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House Price Crash Forum


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Everything posted by Van

  1. I heard on another forum that Phil was recently involved in a spot of gazundering because he thought the market had weakened, and when the vendor refused, the sale fell through. I bet THAT won't make LLL or any of Kirsty's on-the-record interviews.
  2. This is brilliant. Nobody said Greenspan or Buffett were irresponsible when they said the stockmarket was overvalued...
  3. I haven't seen the interview, but you guys must have hit pretty close to the mark to get her all riled up like that, eh?!?
  4. With very few exceptions, anybody who has just woken up to the fact that the market has now peaked has missed their best chance to sell, and it will much much harder now than just a few months ago. It has only been, I think, 2 months since we can say that the market truely peaked - then came Merv King's warnings hot on the heals of consecutive rate rises in May/June, which really hit buyers' sentiment hard. Anybody who was waiting for the peak should have put their house onto the market no later than February 2004, IMHO. Sales agreed in Feb/March/April are only just completing now. If you've ever tried to sell a house, chances are that it did not go smoothly (does anybody know of a house sale that went through smoothly without a hitch?), and was closer to a logistical nightmare which teetered on the brink of collapse on more than one ocassion. Chains are breaking down everywhere. A lot of FTBs have pulled out. Transactions are dropping like a lead balloon. Anybody who puts their house on the market now, I think, stands a very good chance that it will still be on the market in November/December. There are lot of very nice properties that would have sold 6 months ago if the vendors had just been slightly less greedy and been prepared to cut their asking prices by 5-10%, instead of "flying a kite" and waiting for the market to catch up. Now they've blown it.. the market has turned and they're having to chase the prices down. I think that over the winter houses will be very difficult to sell, and that will feed into negative sentiment and eventually manifest itself into outright fear as new properties flood the market and undercut current prices. No buyer in their right mind will want to touch real estate with a very long barge pole. All it needs is the perception that vendors are in competition to undercut each other, and it'll snowball into a barmy real estate boot sale.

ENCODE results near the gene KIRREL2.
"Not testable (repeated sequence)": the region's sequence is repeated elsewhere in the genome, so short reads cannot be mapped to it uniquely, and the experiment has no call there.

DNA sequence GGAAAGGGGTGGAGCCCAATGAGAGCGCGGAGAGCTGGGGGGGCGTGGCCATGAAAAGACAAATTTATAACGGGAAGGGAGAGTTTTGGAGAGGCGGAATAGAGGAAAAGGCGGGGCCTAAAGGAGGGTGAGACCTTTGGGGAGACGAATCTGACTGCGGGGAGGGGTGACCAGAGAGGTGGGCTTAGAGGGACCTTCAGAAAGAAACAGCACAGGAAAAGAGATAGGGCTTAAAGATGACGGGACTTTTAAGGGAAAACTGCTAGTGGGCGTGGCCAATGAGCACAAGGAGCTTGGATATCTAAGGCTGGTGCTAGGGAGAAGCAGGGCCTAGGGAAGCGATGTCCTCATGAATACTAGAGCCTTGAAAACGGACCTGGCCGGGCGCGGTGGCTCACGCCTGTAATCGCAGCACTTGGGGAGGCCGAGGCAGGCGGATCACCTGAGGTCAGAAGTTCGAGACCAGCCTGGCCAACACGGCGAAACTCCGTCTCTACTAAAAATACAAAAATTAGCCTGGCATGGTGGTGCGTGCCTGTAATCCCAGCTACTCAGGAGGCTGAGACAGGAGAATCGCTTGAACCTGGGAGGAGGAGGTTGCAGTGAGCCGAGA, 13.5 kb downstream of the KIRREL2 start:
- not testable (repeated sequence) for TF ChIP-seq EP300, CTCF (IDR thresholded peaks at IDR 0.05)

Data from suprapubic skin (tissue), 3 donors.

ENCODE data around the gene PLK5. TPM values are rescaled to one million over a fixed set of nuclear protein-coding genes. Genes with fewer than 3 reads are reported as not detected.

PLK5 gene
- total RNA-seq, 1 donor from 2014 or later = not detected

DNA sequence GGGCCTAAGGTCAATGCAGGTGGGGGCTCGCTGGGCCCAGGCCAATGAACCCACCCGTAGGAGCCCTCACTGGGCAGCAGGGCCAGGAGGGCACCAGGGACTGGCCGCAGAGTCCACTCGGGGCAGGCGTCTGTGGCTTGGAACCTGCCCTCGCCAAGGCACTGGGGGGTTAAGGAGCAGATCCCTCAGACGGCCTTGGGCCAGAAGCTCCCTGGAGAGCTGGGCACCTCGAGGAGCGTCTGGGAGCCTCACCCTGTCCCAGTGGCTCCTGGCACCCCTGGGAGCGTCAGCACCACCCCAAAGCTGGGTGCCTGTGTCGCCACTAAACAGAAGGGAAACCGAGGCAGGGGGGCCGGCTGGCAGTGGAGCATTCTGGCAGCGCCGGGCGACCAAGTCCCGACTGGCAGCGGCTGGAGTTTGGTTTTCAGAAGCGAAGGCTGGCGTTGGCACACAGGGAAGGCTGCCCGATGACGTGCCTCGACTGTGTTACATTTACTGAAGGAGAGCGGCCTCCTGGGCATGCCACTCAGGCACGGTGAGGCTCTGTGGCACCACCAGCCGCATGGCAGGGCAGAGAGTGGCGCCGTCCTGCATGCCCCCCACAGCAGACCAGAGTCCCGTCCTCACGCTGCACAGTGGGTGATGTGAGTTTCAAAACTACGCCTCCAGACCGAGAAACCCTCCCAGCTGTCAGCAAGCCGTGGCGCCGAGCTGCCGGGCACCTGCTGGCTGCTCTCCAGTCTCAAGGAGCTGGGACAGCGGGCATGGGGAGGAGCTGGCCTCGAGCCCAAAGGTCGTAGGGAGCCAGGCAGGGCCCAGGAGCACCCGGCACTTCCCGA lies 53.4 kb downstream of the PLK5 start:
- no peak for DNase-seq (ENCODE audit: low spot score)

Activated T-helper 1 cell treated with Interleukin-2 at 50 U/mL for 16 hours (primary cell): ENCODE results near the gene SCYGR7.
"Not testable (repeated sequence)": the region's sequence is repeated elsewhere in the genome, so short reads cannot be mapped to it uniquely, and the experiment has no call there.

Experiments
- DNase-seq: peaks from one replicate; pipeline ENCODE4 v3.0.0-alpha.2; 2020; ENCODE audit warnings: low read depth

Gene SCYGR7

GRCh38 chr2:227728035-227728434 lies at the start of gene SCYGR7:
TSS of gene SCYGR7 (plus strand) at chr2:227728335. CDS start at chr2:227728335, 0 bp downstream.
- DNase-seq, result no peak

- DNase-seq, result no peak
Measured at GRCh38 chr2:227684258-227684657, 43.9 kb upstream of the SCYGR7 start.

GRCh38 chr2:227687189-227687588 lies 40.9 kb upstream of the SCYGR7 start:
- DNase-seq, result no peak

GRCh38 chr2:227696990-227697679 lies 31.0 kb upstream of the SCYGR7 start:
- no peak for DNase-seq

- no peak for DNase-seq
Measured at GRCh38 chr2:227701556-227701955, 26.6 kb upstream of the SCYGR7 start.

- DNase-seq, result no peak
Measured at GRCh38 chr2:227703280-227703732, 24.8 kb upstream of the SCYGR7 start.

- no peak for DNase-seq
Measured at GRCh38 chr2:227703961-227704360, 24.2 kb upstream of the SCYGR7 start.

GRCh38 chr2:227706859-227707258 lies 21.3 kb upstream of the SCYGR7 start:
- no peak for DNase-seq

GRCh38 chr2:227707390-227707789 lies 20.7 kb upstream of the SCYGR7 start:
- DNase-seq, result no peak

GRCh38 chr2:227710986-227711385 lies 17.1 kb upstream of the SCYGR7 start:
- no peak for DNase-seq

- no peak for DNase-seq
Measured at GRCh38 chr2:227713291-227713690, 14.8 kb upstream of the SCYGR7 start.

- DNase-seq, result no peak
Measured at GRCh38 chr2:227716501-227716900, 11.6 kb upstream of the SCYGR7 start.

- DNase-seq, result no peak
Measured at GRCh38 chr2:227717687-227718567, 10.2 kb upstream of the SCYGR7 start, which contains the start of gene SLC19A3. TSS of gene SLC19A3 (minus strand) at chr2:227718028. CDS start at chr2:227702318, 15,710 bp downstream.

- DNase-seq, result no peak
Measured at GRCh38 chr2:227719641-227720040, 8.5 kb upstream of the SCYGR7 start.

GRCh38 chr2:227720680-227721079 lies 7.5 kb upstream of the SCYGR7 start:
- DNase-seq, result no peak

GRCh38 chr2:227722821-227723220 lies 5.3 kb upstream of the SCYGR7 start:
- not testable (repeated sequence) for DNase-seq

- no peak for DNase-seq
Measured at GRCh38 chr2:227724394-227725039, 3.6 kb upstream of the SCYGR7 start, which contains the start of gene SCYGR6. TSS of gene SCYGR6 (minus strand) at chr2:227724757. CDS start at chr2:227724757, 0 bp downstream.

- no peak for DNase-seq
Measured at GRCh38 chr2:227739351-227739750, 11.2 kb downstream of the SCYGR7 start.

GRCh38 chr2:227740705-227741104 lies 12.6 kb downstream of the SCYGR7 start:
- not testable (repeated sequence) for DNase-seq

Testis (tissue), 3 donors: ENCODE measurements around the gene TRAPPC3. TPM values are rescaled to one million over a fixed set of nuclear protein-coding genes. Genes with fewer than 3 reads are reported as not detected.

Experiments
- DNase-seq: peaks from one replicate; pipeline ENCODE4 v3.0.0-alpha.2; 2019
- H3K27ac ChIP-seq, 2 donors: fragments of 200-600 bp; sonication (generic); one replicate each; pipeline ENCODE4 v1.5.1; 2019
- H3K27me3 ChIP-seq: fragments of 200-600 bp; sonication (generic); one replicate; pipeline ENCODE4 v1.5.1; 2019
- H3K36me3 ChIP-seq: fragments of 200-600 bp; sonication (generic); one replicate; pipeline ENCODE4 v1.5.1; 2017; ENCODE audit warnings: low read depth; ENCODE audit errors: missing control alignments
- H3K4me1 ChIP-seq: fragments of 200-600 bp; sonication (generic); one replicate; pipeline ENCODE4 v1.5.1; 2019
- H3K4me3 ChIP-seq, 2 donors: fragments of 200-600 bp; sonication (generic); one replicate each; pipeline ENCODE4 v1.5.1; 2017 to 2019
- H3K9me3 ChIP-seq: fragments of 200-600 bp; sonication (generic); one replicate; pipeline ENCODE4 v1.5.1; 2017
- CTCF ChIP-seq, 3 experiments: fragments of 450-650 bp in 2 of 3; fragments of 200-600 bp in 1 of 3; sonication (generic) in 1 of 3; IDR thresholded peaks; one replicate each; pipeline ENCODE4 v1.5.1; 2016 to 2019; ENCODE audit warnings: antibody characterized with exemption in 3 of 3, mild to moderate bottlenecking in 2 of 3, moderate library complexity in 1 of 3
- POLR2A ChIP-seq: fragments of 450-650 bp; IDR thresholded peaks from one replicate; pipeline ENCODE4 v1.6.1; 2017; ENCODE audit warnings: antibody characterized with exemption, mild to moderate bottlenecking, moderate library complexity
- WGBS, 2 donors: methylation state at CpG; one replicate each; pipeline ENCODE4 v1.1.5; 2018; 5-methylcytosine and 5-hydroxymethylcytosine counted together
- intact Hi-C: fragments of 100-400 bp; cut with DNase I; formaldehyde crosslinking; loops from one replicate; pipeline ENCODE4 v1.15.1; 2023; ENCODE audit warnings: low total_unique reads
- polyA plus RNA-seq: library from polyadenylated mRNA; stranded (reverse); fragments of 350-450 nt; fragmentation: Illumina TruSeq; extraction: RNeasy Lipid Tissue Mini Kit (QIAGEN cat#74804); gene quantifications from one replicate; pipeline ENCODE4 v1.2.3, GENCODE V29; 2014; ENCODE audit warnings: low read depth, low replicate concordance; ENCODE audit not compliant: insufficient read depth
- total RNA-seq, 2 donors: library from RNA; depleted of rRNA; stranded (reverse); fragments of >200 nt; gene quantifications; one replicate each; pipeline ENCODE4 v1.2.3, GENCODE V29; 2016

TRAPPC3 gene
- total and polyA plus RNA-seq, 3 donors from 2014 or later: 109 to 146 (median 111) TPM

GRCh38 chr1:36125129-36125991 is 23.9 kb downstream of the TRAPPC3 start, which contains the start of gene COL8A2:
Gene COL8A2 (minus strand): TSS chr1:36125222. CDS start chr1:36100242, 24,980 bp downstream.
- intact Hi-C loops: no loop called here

5. The only way that it makes sense to own when renting is less than interest rates is if there are capital gains to be made while prices are still rising. These paper profits then still have to be realised through selling. The selling will precipitate the price falls... like a chicken and egg scenario.
  6. What's most amusing is that during the last slump, at the beginning of each year Halinofacts/Nationlied et al would say "we believe prices have bottomed out and that this year will see the market recover strongly - it's a good time to buy." and then go on to be proved totally wrong for 5-6 years running. History repeats itself, of course, so I look forward to their army of experts all predicting a GSD at the beginning of 2005 when the market is obviously crashing, and then for 4-5 years' incorrect prediction that the market will recover that year.
  7. Agree. Stagnation preceeds a fall. Market prices have spiralled so high that property is no longer a good investment. Property is/was hot because it has been perceived as a way of making money when other investments have been performing badly. When the market stagnates, there is no more money to be made. I've always maintained that money does not stay where it is not earning; we are now at that point now. Sooner rather than later, that money will be withdrawn and put to some other use. FTBs are down to 9% in London. BTLs have just about woken up and smelt the coffee now that mortgage rates are rising. Nothing is shifting, but vendors are still reluctant to cut their asking prices. We are at stagnation, and there is only one way the market can now go.